“We’re definitely jelling,” said Harris, who was acquired in a trade before the 2014 season. “We know how to get the job done. We’ve just got to go out there and do it.”
Onus on coaching
Of the 11 linemen on the active roster or practice squad, five were not drafted and four were selected in the fifth round or later. Backup center Nick Easton is on his third team in as many months. Guard Isame Faciane, who made the practice squad over Thompson, was converted from defensive line to offense in the offseason.
Whether all that is by design or not, it puts the pressure on Davidson and his assistant, former NFL lineman Hank Fraley, to try to develop the next Sullivan or Fusco.
“We’ll end up taking anybody that they give us,” said Davidson, who was hired in 2011. “And our approach has been that once a guy gets here, we assume they know nothing.”
Davidson said the Vikings “start with ground zero” with new players. They teach the linemen, whether they are a top-five pick out of powerhouse USC such as Kalil or a veteran journeyman such as Berger, their way of doing things — their preferred stance, their style of footwork and hand placement, their blocking schemes.
So why did Sullivan and Fusco make it when other late-round picks couldn’t stick?
“No matter when a guy is drafted or how we obtained the guy, we always look for having a [baseline] for that player and each day we try to improve,” Davidson said. “If you’re not a starter, you better be developing into one or we’re probably going to have to move on to someone else.”
The Vikings are not alone in choosing to predominantly draft and develop late-round picks. Four other teams have also drafted only two linemen in the first three rounds since 2007. Two of them, Green Bay and New England, have won Super Bowls during that span.
“That’s what I would do,” Tucker said. “If you could have continuity and chemistry and you can give those late-round picks a year or two to get ready, that’s what I would do.”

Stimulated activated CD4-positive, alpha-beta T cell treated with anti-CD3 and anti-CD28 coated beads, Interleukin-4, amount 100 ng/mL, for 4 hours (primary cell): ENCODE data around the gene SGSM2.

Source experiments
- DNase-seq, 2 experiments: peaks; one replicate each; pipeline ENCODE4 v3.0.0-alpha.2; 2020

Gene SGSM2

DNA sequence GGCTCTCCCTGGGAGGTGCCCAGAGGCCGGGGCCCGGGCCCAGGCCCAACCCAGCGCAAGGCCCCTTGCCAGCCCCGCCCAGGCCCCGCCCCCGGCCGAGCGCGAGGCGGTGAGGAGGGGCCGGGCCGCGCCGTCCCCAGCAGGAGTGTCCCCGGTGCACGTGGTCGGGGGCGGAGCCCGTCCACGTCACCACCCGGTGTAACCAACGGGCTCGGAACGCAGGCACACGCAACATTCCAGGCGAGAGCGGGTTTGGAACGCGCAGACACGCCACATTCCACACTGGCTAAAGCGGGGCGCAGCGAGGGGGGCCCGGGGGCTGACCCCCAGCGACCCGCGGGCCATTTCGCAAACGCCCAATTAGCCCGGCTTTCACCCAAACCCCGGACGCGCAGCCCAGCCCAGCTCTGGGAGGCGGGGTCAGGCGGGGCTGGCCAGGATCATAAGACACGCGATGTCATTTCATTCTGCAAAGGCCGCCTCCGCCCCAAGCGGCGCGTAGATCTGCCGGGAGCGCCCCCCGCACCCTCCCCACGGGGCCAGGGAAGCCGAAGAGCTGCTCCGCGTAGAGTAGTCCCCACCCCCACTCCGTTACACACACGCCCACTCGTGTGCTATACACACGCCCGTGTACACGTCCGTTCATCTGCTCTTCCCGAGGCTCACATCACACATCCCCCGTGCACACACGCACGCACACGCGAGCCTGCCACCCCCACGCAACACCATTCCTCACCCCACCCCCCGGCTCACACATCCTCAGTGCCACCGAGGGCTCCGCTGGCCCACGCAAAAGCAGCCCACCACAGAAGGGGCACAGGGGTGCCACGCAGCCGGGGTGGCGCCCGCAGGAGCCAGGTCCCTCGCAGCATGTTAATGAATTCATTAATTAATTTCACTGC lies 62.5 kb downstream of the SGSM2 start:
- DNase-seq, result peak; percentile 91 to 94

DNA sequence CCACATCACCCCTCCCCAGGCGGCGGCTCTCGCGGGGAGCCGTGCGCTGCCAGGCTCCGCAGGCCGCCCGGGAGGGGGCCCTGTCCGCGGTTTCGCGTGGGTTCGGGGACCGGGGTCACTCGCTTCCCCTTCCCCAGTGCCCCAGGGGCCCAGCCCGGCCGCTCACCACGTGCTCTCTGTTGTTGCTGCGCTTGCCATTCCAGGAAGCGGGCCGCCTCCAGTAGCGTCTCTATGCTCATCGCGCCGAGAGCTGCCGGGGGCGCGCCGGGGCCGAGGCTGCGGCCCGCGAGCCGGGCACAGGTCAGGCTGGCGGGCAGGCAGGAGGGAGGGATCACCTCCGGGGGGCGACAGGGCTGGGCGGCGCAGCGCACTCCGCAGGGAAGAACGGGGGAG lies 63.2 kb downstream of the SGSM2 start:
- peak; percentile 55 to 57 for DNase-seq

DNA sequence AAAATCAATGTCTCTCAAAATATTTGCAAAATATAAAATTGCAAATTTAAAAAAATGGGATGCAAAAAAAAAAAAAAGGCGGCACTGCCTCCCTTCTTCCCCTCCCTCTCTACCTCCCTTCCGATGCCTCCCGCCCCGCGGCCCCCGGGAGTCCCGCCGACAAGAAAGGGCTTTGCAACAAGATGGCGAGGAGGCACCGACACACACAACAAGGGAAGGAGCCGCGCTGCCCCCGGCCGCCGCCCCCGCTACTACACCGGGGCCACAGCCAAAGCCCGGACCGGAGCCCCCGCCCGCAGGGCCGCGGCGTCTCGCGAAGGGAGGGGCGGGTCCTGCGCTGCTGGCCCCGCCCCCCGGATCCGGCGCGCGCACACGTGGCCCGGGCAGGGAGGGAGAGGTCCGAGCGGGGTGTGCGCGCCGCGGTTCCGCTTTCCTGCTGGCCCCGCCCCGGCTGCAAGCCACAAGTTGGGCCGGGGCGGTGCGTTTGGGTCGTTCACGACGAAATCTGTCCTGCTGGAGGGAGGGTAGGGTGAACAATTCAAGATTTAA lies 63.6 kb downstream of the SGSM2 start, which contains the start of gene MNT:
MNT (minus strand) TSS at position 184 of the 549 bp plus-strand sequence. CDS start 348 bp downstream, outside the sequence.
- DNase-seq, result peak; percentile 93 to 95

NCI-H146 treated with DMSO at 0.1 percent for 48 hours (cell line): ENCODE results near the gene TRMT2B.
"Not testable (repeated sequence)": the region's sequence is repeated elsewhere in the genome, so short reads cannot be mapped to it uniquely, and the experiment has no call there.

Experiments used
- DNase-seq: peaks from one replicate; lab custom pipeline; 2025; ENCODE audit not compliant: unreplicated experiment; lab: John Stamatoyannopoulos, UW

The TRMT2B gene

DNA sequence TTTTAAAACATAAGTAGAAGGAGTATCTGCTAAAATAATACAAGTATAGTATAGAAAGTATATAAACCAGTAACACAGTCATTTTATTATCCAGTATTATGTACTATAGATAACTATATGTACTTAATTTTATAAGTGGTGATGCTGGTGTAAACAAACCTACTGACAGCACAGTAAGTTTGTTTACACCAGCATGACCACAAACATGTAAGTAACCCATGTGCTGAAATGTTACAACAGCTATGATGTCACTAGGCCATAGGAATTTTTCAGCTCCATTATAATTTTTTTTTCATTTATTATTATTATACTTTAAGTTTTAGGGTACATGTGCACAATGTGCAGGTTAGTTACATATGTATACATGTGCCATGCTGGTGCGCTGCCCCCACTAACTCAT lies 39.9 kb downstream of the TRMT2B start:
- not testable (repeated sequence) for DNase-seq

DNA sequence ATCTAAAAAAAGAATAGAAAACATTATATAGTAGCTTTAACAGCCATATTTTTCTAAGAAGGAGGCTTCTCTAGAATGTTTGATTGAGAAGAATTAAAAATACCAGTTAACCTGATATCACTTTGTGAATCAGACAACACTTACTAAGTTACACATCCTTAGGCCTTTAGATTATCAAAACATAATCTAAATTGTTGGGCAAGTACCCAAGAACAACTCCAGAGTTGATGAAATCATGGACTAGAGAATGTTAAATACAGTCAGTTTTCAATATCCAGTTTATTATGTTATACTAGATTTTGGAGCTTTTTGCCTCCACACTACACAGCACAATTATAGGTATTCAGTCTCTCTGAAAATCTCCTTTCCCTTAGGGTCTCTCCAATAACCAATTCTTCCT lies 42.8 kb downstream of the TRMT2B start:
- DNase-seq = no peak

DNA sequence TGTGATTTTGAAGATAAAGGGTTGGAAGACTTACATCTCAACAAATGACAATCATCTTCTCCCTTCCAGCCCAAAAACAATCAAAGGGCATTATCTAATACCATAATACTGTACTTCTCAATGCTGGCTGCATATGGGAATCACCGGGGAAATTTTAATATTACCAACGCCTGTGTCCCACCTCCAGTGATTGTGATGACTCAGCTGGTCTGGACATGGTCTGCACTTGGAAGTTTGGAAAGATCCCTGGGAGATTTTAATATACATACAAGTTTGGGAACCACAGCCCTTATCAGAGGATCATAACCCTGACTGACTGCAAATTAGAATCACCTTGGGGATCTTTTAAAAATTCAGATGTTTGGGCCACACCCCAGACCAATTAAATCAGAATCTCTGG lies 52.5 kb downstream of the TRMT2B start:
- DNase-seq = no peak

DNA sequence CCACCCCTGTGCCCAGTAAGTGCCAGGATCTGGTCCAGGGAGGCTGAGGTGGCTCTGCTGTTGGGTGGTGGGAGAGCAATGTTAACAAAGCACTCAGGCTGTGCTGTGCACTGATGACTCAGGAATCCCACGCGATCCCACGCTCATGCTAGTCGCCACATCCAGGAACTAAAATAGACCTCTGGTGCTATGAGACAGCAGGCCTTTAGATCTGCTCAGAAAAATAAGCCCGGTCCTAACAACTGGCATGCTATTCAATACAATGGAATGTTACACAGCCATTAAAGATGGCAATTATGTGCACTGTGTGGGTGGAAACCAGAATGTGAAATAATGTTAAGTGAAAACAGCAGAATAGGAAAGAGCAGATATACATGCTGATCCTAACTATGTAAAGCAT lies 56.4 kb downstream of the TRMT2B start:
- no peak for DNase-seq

Of the five teams who have taken that approach, though, only Philadelphia ranks in the top 10 of Pro Football Focus’ line rankings for 2015.
Dallas, which tops the list, has three recent first-round picks up front. Second-ranked Cleveland starts two first-round picks and a pair of second-round picks, plus the Browns also have 2015 first-rounder Cameron Erving sitting on their bench. Cincinnati, which ranks eighth, drafted linemen with its top two picks even though the Bengals already had a quality quintet.
Meanwhile, Atlanta, which ranks third in PFF’s rankings, has patched together an effective unit with castaways after most of the Falcons’ high picks fizzled out.
“Watching offensive lines throughout the league, there are some guys that aren’t as talented by themselves but as a group they play good,” Zimmer said. “The chemistry with those guys, it’s a lot like the secondary. You have to all be on the same page.”
Just like a conductor and an orchestra. If the players aren’t in sync, it doesn’t matter where they came from or how they got inside the auditorium.
“There’s no doubt about it,” Davidson said.